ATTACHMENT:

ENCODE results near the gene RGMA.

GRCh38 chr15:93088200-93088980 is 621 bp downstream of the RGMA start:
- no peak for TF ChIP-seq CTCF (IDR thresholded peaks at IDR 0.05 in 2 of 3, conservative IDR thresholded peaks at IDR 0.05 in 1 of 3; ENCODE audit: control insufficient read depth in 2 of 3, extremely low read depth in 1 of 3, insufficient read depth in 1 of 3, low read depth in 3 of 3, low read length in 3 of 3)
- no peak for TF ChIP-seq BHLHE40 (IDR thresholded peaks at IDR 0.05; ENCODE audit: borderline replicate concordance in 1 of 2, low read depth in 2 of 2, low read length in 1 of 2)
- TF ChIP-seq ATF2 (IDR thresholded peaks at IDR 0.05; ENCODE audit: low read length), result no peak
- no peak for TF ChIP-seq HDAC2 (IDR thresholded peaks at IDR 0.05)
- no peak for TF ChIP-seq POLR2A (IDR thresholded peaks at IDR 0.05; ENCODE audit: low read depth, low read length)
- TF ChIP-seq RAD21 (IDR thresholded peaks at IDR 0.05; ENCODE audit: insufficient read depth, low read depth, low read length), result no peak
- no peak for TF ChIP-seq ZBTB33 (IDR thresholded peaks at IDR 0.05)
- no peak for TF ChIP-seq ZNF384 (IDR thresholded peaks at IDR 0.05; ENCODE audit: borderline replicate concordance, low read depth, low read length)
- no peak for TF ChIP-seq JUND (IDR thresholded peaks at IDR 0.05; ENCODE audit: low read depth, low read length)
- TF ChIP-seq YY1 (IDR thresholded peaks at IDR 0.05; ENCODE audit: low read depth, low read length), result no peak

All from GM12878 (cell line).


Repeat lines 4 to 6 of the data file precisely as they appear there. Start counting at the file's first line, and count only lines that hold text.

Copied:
- no peak for TF ChIP-seq BHLHE40 (IDR thresholded peaks at IDR 0.05; ENCODE audit: borderline replicate concordance in 1 of 2, low read depth in 2 of 2, low read length in 1 of 2)
- TF ChIP-seq ATF2 (IDR thresholded peaks at IDR 0.05; ENCODE audit: low read length), result no peak
- no peak for TF ChIP-seq HDAC2 (IDR thresholded peaks at IDR 0.05)